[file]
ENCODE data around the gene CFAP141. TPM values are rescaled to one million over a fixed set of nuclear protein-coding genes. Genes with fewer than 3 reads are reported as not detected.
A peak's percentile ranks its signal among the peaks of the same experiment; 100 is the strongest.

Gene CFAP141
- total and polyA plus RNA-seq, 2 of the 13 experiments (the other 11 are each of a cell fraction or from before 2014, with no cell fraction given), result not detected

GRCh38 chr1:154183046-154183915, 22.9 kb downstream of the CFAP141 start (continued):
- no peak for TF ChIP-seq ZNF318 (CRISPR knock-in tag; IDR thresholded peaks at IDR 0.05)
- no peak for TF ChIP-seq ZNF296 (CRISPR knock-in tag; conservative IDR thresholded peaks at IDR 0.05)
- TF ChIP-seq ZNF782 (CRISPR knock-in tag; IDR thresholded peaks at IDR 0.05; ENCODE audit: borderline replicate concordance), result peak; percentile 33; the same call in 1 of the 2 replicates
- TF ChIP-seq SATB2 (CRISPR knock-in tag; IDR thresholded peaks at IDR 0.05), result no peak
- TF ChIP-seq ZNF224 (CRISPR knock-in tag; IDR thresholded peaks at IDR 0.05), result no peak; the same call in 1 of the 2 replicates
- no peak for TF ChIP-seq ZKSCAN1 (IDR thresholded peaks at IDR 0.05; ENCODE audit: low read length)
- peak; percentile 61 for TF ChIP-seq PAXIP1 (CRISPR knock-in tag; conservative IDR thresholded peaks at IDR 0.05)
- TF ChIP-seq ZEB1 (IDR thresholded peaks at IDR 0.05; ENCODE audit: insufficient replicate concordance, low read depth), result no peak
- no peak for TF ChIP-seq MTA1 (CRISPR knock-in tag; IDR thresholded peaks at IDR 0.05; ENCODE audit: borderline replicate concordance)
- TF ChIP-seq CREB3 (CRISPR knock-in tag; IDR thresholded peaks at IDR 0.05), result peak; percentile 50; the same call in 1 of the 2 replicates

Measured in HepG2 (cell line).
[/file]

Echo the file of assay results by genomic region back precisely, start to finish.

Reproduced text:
ENCODE data around the gene CFAP141. TPM values are rescaled to one million over a fixed set of nuclear protein-coding genes. Genes with fewer than 3 reads are reported as not detected.
A peak's percentile ranks its signal among the peaks of the same experiment; 100 is the strongest.

Gene CFAP141
- total and polyA plus RNA-seq, 2 of the 13 experiments (the other 11 are each of a cell fraction or from before 2014, with no cell fraction given), result not detected

GRCh38 chr1:154183046-154183915, 22.9 kb downstream of the CFAP141 start (continued):
- no peak for TF ChIP-seq ZNF318 (CRISPR knock-in tag; IDR thresholded peaks at IDR 0.05)
- no peak for TF ChIP-seq ZNF296 (CRISPR knock-in tag; conservative IDR thresholded peaks at IDR 0.05)
- TF ChIP-seq ZNF782 (CRISPR knock-in tag; IDR thresholded peaks at IDR 0.05; ENCODE audit: borderline replicate concordance), result peak; percentile 33; the same call in 1 of the 2 replicates
- TF ChIP-seq SATB2 (CRISPR knock-in tag; IDR thresholded peaks at IDR 0.05), result no peak
- TF ChIP-seq ZNF224 (CRISPR knock-in tag; IDR thresholded peaks at IDR 0.05), result no peak; the same call in 1 of the 2 replicates
- no peak for TF ChIP-seq ZKSCAN1 (IDR thresholded peaks at IDR 0.05; ENCODE audit: low read length)
- peak; percentile 61 for TF ChIP-seq PAXIP1 (CRISPR knock-in tag; conservative IDR thresholded peaks at IDR 0.05)
- TF ChIP-seq ZEB1 (IDR thresholded peaks at IDR 0.05; ENCODE audit: insufficient replicate concordance, low read depth), result no peak
- no peak for TF ChIP-seq MTA1 (CRISPR knock-in tag; IDR thresholded peaks at IDR 0.05; ENCODE audit: borderline replicate concordance)
- TF ChIP-seq CREB3 (CRISPR knock-in tag; IDR thresholded peaks at IDR 0.05), result peak; percentile 50; the same call in 1 of the 2 replicates

Measured in HepG2 (cell line).